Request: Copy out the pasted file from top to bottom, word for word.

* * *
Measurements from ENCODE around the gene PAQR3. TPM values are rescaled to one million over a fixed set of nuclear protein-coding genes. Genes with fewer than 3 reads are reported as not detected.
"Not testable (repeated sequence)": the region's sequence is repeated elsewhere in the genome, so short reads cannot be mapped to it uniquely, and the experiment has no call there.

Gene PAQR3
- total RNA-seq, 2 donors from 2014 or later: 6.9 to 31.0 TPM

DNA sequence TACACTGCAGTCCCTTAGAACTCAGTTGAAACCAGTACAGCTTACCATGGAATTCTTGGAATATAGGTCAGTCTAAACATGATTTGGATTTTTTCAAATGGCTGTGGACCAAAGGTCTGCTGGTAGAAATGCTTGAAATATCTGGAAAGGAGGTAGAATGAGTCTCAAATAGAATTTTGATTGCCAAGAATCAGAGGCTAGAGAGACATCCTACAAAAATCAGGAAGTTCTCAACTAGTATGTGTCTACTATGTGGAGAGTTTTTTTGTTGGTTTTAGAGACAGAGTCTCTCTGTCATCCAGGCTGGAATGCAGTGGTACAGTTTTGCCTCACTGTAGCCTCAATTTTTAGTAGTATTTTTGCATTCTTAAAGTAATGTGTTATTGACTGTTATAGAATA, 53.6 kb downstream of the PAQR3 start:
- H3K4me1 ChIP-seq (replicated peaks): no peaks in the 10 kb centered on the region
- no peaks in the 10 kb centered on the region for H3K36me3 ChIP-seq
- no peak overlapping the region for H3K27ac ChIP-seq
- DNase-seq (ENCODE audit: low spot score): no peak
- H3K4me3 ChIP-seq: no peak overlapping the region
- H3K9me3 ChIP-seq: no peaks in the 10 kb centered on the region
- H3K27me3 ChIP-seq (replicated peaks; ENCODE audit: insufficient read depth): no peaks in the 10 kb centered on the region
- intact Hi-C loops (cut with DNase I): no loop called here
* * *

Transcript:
Measurements from ENCODE around the gene PAQR3. TPM values are rescaled to one million over a fixed set of nuclear protein-coding genes. Genes with fewer than 3 reads are reported as not detected.
"Not testable (repeated sequence)": the region's sequence is repeated elsewhere in the genome, so short reads cannot be mapped to it uniquely, and the experiment has no call there.

Gene PAQR3
- total RNA-seq, 2 donors from 2014 or later: 6.9 to 31.0 TPM

DNA sequence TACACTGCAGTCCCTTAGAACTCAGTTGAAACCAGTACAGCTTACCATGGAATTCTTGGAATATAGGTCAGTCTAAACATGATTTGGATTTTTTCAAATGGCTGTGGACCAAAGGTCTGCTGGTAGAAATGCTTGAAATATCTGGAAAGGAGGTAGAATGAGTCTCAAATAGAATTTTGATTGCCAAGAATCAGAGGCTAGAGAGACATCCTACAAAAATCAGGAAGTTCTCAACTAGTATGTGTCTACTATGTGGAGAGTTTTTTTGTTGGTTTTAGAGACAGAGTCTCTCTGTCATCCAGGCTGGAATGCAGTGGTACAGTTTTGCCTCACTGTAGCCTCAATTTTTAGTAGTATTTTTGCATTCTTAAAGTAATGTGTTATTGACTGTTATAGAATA, 53.6 kb downstream of the PAQR3 start:
- H3K4me1 ChIP-seq (replicated peaks): no peaks in the 10 kb centered on the region
- no peaks in the 10 kb centered on the region for H3K36me3 ChIP-seq
- no peak overlapping the region for H3K27ac ChIP-seq
- DNase-seq (ENCODE audit: low spot score): no peak
- H3K4me3 ChIP-seq: no peak overlapping the region
- H3K9me3 ChIP-seq: no peaks in the 10 kb centered on the region
- H3K27me3 ChIP-seq (replicated peaks; ENCODE audit: insufficient read depth): no peaks in the 10 kb centered on the region
- intact Hi-C loops (cut with DNase I): no loop called here